I Put a Spell on You

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"I Put a Spell on You"
I Put a Spell on You by Screamin' Jay Hawkins US vinyl.jpg
A-side label of the 1956 U.S. 7-inch vinyl single
Single by Screamin' Jay Hawkins
from the album At Home with Screamin' Jay Hawkins
B-side "Little Demon"
Released November 1956 (1956-11)
Format Seven-inch 45 rpm record
Length 2:25
Label Okeh
Producer(s) Arnold Maxin
Screamin' Jay Hawkins singles chronology
"Even Though"
"I Put a Spell on You"
"You Made Me Love You"

"I Put a Spell on You" is a 1956 song written by Jay Hawkins, whose recording was selected as one of the Rock and Roll Hall of Fame's 500 Songs that Shaped Rock and Roll. It was also ranked No. 313 on Rolling Stone magazine's list of The 500 Greatest Songs of All Time. The track became a classic cult song covered by a variety of artists and was his greatest commercial success, reportedly surpassing a million copies in sales,[3][4] although it failed to make the Billboard pop or R&B charts.[5][6]

The original composition[edit]

Hawkins had originally intended to record "I Put a Spell on You" as "a refined love song, a blues ballad". However, the producer "brought in ribs and chicken and got everybody drunk, and we came out with this weird version ... I don't even remember making the record. Before, I was just a normal blues singer. I was just Jay Hawkins. It all sort of just fell in place. I found out I could do more destroying a song and screaming it to death."[7]

Hawkins first recorded "I Put a Spell on You" during his stint with Grand Records in late 1955. However, that first version was not released at the time (it has since been reissued on Hawkins' UK Rev-Ola CD The Whamee 1953–55). The following year, in 1956, Hawkins re-recorded the song for Okeh Records, and this is the version best associated with Hawkins.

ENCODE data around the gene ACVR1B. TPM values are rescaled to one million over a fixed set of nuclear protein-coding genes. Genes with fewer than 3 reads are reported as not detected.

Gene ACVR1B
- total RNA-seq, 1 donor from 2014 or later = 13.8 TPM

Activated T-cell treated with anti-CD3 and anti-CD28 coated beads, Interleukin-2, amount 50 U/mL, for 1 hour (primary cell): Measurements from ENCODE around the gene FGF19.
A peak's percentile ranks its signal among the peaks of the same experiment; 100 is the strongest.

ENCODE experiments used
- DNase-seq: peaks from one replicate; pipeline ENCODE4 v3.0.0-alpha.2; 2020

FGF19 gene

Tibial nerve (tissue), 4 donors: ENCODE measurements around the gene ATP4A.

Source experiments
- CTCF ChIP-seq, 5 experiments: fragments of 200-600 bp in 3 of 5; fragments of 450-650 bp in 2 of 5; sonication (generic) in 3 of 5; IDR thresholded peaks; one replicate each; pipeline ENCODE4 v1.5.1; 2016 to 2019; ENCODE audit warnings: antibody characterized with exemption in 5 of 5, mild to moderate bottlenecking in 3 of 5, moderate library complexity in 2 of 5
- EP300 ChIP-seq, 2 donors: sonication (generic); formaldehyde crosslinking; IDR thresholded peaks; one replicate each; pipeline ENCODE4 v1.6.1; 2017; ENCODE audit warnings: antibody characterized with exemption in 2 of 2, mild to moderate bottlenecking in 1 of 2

The "new" version became a quick success, but was banned by some stores and radio stations nationwide,[citation needed] and did not appear on the record charts despite the fact it was clearly a good seller.[citation needed] The new version brought Hawkins together with Cleveland disc jockey Alan Freed who promptly added him to his "Rock and Roll Review".

Up to this time, Hawkins had been a blues performer: emotional, but not wild. Freed suggested a gimmick to capitalize on the "demented" sound of "I Put a Spell on You": Hawkins wore a long cape, and appeared onstage by rising out of a coffin in the midst of smoke and fog.[8] The act was a sensation, later bolstered by tusks worn in Hawkins' nose, on-stage snakes and fireworks, and a cigarette-smoking skull named "Henry".

This theatrical act was one of the first shock rock performances.

Covers and samples[edit]

Although Hawkins' version did not make any charts, several later cover versions have:

Most of the covers treat the song seriously; few attempt to duplicate Hawkins's bravura performance. Other uses of the song include:


  1. ^ Bush, John. Screamin' Jay Hawkins - I Put a Spell on You at AllMusic. Retrieved 7 November 2015.
  2. ^ Mike McPadden (1 May 2012). If You Like Metallica...: Here Are Over 200 Bands, CDs, Movies, and Other Oddities That You Will Love. Backbeat Books. p. 37. ISBN 978-1-4768-1357-8. Retrieved 7 November 2015. 
  3. ^ Edward M. Komara (2006). Encyclopedia of the Blues: A-J. Routledge. p. 415. Retrieved 2008-12-04. 
  4. ^ Ed Sikov (1996). Laughing Hysterically: American Screen Comedy of the 1950s. Columbia University Press. p. 17. Retrieved 2008-12-04. 
  5. ^ Whitburn, Joel (2003). Top Pop Singles 1955–2002 (1st ed.). Menomonee Falls, Wisconsin: Record Research Inc. ISBN 0-89820-155-1. 
  6. ^ Whitburn, Joel (1996). Top R&B/Hip-Hop Singles: 1942–2004. Menomonee Falls, Wisconsin: Record Research. ISBN 0-89820-115-2. 
  7. ^ Julia Rubiner, Contemporary Musicians: Profiles of the People in Music, Volume 8, Gale, 1992, p.117
  8. ^ Chris Morris (Feb 26, 2000), "Legendary Screamin' Jay Hawkins Dies At 70", Billboard 
  9. ^ Whitburn, Joel (2003). Top Pop Singles 1955-2002 (1st ed.). Menomonee Falls, Wisconsin: Record Research Inc. ISBN 0-89820-155-1. 
  10. ^ Whitburn, Joel (1996). Top R&B/Hip-Hop Singles: 1942-2004. Menomonee Falls, Wisconsin: Record Research. ISBN 0-89820-115-2. 
  11. ^ Betts, Graham (2004). Complete UK Hit Singles 1952-2004 (1st ed.). London: Collins. ISBN 0-00-717931-6. 
  12. ^ Adamski biography 1987

External links[edit]